As a feminist she didn’t conform to given rules and started wondering why women had handed so much power to men; why rules were made by men to hold up women. As a mother she was concerned to see justice and harmony for people who were oppressed, so to offer a fairer world to her daughter. As a woman, she wanted to show how good it was to be a woman; how women’s role in society is to explore better ways to live in harmony, without anyone undergoing segregation. She taught me that opposition to men is a necessary phase both for our political struggles and our growth as women, but it’s just a phase. That what we all need to aim for, is to truly recognise the equal nature of all human beings. To appreciate and understand the inherent dual nature, feminine and masculine, of God. Whatever this is.

To listen to Una Kroll speaking about the stuggle for the ordination of women, head to the Sisterhood and after website. Una Kroll’s interview has very recently been digitised by Unlocking our Sound Heritage. It can currently be accessed at the British Library through the Listening and Viewing Service and will be available more widely soon. Read a written summary of Una Kroll’s interview on the Sound and Moving Image catalogue (reference C464/10).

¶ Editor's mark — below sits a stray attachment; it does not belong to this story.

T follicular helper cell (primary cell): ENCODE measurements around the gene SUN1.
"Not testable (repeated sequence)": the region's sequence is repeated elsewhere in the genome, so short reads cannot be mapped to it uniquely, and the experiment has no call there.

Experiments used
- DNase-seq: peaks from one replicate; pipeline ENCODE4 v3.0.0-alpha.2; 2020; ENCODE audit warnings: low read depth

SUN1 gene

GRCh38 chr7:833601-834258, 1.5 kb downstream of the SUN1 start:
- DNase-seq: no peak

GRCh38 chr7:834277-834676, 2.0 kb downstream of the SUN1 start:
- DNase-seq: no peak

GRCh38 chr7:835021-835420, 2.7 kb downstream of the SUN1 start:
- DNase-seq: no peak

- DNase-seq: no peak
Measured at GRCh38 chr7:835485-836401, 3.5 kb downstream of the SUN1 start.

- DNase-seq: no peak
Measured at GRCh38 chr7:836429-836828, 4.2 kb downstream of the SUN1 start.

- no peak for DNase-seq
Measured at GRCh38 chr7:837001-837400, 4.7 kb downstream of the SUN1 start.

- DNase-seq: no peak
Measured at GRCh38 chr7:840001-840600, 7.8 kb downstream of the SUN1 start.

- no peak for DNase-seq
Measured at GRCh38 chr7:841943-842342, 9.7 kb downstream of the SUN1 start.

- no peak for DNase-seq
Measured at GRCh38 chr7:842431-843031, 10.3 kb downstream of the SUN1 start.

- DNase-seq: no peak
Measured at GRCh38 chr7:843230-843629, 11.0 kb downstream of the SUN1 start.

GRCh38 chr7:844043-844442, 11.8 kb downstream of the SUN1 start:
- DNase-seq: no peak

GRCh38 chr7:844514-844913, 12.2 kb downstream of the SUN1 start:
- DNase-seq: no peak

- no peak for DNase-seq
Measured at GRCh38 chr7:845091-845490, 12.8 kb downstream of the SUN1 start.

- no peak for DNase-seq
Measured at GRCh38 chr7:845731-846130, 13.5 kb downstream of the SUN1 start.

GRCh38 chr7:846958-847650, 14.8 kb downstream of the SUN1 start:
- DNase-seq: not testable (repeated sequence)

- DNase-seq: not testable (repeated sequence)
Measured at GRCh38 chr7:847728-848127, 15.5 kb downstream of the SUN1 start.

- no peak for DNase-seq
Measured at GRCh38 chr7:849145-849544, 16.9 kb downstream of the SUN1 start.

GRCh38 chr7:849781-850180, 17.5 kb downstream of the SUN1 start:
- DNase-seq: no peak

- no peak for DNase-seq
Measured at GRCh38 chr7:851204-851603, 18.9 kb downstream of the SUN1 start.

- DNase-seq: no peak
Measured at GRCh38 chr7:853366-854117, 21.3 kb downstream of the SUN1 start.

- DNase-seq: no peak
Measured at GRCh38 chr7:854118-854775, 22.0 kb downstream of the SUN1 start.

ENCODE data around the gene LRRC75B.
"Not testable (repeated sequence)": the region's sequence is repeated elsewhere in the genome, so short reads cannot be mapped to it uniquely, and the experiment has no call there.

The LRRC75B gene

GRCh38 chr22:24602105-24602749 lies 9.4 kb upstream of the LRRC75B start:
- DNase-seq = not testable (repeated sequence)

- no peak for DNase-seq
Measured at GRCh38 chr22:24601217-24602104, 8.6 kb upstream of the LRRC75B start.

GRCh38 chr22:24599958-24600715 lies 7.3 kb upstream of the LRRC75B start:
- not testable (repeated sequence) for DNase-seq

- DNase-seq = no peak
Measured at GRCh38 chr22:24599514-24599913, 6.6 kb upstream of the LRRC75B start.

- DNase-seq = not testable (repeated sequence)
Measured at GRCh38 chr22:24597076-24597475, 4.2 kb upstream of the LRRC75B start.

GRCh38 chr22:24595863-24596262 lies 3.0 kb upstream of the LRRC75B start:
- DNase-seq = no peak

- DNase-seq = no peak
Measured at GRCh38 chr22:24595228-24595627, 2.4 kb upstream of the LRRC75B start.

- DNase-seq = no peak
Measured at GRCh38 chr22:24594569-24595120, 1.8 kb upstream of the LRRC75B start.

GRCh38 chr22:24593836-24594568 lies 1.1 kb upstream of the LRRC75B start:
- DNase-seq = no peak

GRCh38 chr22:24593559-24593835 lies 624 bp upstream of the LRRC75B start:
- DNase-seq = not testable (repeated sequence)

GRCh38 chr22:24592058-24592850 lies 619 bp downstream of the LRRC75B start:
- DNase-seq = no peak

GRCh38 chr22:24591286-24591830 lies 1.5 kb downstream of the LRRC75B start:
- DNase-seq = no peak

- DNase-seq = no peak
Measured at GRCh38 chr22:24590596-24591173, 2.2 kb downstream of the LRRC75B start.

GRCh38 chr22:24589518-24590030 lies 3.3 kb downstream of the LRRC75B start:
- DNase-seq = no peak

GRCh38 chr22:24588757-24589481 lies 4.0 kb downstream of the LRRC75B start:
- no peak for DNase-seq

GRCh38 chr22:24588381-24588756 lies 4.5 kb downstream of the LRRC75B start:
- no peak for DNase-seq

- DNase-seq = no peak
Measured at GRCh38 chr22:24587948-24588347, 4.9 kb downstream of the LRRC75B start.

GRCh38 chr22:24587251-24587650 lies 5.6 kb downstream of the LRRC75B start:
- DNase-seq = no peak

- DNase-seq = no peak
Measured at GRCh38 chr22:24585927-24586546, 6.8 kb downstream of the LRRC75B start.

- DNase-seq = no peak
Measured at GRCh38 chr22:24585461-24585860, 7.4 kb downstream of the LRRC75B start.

14 January 2019

Recording of the week: starling mimicry

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This week's selection comes from Greg Green, Audio Project Cataloguer for Unlocking Our Sound Heritage.

Learning to identify bird song can be tricky at the best of times; to the untrained ear it can all sound remarkably similar. To add to the confusion, many birds like to show off by mimicking the songs of other species, and some are very good at it.

Vintage illustration of a European Starling

In the UK, our best copycat is the starling (Sturnus vulgaris). These incredible birds are like little avian hip hop artists. They take in ‘samples’ of the songs and calls around them and remix them! A typical starling song is very complex, consisting of multiple layers, and can incorporate song fragments from five or more species. Sometimes the song is reproduced faithfully, other times the rhythm is chopped up, repeated and mixed in with other sounds. It’s not just other birds they mimic too. They have been recorded mimicking mammals, car alarms, telephone ringtones, and even human speech.

This recording from Patrick Sellar showcases just some of the starling’s seemingly limitless repertoire. Patrick identifies the songs and calls of jackdaw, brambling, buzzard, blackbird, house sparrow, wren, arctic tern, northern bullfinch and willow tit.

WS5532 C10 - Common Starling mimicry recorded by Patrick Sellar on 1 st May 1978 (BL ref 07111) 

This spectrogram shows the similar harmonic content between the flight call of the buzzard and the starling’s mimicry.

A spectrogram showing the similar harmonic content between the flight call of the buzzard and the starling’s mimicry

Follow @gregegreen,  @BLSoundHeritage and @soundarchive for all the latest news.

This recording has been digitised as part of the library's Unlocking our Sound Heritage project.